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Military Leaders Have an Extraordinary Choice to Make as the Nation Protests

Officers swear an oath to the Constitution, not to the president. Trump’s threat to deploy the military domestically challenges that.

By Andrew McCormickTwitter

June 2, 2020

A US flag burns during a May 31 protest near the White House in response to the killing of George Floyd.(Alex Wong / Getty Images)

Modern warfare runs on PowerPoint. Even those in the military who roll their eyes at slides demand them, because their bosses demand them, as do their bosses above them. As an intelligence officer deployed abroad with special operations units, I was grudgingly responsible for more than my share of PowerPoint slides, always depicting in grainy imagery and bulleted text the situation on the ground in some remote village or compound somewhere. That’s how we understood places like Afghanistan: in pictures copied and pasted from Google Earth and finicky text boxes that never quite aligned with each other.

Which is to say, of course, that many of us had little understanding at all.

I thought of those slides when I saw their facsimiles in this magazine on Saturday, in a report that the military was producing intelligence reports on the protest movements in at least seven states. The slides, leaked to The Nation by a Defense Department official concerned that soldiers were ill-prepared for the task at hand, looked much like the ones I used in Afghanistan and later East Africa. Replace words like “Kabul” and “Baraawe” with “Louisville,” my hometown, and “Columbus.”

When Trump stood in the Rose Garden Monday evening and threatened to deploy the US military into American cities—if governors, whom he called “weak,” refused to crack down—National Guardsmen were already deployed in the nation’s capital, clad in mismatched camouflage and gripping clumsy wooden batons. It was a frightening scene, tempered slightly for me by the fact that I have known many of the young men and women behind the uniforms and felt certain that most would rather be home playing video games. More terrifying, as police helicopters traced circles over Washington, D.C., where I live, was the image of active-duty troops convoying into the streets and all the misunderstandings, miscalculations, and tragedy that could follow.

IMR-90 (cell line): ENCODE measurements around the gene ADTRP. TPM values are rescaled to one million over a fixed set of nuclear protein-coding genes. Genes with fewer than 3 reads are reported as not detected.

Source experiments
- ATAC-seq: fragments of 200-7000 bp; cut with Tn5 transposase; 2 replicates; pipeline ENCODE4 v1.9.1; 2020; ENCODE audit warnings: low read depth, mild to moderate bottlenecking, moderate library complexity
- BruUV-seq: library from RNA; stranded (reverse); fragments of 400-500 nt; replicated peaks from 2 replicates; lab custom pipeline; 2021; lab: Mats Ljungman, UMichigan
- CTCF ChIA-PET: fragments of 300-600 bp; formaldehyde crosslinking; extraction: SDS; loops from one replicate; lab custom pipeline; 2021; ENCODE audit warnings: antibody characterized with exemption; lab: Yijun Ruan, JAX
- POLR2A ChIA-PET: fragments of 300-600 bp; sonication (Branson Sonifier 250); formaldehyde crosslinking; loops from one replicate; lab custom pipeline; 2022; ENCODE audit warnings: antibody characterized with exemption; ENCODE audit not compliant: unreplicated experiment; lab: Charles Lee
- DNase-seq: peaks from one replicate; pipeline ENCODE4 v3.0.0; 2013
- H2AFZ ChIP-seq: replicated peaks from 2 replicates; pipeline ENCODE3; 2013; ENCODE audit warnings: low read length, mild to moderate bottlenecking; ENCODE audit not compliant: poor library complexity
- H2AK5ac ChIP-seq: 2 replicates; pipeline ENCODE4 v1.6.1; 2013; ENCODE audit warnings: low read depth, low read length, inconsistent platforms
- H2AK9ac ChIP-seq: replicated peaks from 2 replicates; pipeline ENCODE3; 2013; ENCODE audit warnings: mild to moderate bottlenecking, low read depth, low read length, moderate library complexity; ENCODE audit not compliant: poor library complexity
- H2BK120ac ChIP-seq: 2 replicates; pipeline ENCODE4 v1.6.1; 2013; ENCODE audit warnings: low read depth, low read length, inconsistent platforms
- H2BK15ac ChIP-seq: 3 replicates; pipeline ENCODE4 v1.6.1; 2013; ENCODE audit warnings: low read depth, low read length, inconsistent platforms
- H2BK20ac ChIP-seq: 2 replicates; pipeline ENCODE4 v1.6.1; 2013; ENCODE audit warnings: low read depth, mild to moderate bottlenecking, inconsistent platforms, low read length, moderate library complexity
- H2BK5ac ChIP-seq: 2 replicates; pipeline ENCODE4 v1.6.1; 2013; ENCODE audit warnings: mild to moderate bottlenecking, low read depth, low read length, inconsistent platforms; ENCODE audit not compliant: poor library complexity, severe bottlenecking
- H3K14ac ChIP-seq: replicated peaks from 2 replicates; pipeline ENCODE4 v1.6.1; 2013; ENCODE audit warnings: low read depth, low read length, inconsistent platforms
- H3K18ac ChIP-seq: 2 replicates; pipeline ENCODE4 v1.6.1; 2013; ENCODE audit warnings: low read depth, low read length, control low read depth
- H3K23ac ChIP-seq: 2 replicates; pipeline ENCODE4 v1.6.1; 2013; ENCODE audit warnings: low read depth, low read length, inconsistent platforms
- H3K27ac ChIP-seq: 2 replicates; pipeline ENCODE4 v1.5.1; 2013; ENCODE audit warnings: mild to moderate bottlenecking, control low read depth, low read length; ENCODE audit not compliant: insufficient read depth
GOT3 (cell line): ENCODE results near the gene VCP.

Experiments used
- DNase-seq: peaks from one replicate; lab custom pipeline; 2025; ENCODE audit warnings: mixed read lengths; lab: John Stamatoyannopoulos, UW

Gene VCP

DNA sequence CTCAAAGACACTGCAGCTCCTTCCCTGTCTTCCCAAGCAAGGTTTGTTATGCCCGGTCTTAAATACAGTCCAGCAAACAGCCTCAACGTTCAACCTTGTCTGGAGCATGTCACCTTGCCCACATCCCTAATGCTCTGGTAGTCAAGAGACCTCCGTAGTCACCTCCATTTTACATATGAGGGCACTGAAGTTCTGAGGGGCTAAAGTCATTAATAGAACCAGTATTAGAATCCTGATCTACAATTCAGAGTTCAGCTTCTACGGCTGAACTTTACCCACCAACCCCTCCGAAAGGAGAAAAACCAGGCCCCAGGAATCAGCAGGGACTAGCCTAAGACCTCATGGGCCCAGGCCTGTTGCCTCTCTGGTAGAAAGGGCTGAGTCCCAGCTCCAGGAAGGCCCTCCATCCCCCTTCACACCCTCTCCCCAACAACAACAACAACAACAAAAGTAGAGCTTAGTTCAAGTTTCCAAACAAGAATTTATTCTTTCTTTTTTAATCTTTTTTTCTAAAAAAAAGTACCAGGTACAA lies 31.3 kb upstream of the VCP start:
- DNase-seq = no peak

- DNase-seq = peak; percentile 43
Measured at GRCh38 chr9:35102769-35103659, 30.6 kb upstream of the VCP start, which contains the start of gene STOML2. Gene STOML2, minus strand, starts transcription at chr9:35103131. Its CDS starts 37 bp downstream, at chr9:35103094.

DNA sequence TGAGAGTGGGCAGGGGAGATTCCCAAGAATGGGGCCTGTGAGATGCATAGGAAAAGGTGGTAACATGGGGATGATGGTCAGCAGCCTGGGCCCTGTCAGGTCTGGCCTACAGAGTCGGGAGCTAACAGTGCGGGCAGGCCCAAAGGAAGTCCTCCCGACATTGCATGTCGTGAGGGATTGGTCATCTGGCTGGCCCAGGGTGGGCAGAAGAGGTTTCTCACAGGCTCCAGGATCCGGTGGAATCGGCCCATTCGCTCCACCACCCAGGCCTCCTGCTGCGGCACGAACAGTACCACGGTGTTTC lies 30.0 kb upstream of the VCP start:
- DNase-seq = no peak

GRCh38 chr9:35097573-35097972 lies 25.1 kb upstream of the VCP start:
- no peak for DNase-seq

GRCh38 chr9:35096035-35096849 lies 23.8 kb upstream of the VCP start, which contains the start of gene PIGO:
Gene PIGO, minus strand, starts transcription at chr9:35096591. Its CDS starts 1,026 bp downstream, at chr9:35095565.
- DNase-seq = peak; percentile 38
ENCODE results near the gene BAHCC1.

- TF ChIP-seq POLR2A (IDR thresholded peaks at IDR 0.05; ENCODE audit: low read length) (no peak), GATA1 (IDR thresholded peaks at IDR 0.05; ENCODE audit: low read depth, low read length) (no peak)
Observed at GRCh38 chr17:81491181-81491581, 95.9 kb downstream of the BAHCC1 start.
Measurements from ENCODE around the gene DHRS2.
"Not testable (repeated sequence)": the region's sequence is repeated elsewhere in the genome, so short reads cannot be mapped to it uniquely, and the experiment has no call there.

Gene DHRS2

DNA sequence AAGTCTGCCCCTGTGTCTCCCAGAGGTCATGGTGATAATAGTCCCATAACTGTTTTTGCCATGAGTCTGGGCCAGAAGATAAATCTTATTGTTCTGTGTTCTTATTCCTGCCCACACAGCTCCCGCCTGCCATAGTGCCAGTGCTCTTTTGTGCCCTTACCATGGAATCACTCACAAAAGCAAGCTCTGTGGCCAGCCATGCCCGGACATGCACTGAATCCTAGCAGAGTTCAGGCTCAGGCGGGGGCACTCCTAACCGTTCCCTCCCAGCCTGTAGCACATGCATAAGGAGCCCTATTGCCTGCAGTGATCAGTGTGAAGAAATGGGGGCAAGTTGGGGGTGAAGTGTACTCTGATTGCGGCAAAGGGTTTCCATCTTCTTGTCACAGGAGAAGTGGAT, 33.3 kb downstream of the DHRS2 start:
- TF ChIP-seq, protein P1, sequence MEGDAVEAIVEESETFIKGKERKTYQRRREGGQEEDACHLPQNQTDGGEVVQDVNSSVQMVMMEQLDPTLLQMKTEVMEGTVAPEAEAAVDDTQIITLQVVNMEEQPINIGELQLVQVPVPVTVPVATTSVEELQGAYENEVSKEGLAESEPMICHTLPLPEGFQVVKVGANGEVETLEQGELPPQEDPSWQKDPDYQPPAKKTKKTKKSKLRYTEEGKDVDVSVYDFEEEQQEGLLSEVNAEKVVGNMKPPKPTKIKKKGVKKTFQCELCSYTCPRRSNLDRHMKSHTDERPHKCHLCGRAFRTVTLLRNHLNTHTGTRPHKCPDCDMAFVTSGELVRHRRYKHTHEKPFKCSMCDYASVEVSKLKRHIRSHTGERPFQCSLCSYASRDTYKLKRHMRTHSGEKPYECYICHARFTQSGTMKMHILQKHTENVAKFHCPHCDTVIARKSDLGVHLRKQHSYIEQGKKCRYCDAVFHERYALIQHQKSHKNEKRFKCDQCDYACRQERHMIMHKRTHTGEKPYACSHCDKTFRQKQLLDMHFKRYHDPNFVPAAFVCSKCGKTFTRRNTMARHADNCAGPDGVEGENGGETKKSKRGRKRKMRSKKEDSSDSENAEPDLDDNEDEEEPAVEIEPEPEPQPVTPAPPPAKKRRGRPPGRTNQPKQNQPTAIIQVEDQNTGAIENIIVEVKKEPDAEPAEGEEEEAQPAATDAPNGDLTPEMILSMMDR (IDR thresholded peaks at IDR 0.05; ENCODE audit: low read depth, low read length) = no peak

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Social media erupted with speculation in response to Trump’s remarks: Could he do that? Many suggested the Posse Comitatus Act forbids it. It does, in fact, not.

Posse Comitatus—passed originally in 1872, ending the Army’s occupation of formerly Confederate Southern states—does limit domestic use of federal troops. But the Insurrection Act of 1807 provides a workaround, authorizing the president to employ federal troops to suppress “rebellion” and leaving him significant discretion to determine the circumstances under which this would be necessary. The Insurrection Act was last invoked in 1992 by George H.W. Bush, when Army and Marine units were deployed to Los Angeles at the request of California’s then-Governor Pete Wilson to help quell the Rodney King riots. Nobody was killed as a result of their deployment—but Marines did unload over 200 M-16 rounds into a family home in Compton, thanks to a minor miscommunication with police, despite strict conditions governing the Marines’ use of force.

It should go without saying that just because a president can use the military doesn’t mean he should. Knowing this president, it’s unlikely he’ll hesitate to further escalate. And so, it falls to those beneath him to make their own decisions to obey or defy Trump.

In the United States, when military officers are commissioned, they take different oaths than enlisted men and women. Whereas enlisted servicemembers swear to “obey the orders of the President of the United States and the orders of the officers appointed over me,” officers swear their oath only to the Constitution. Though all military members may disobey unlawful orders, the idea is that officers are not only empowered but obligated to refuse them.

A significant body of military thinking goes farther to say that officers should also disobey unjust or immoral orders. (That is, an order may be both lawful and unjust or immoral.) The oath, however, does not specify where the line falls; officers must judge for themselves.

As a young officer, fresh out of Navy ROTC classes that encouraged reflection on this question, I often wondered if a moment would one day arrive when my conscience might obligate me to say “no.” But overwhelmingly I found myself in the company of senior officers whom I liked and trusted to lead my peers and me in the right direction—and perhaps to shield us from political tumult higher in the chain of command.

The moral decision may seem simple on paper. Less so, if you consider that a lost job for many service members could mean missed meals for their families, or that a court-martial or dishonorable discharge could carry lasting stigma. But if ever there were a time to contemplate the personal sacrifices that disobeying orders might entail, it is now, when the very identities of America and the military that serves it are at question.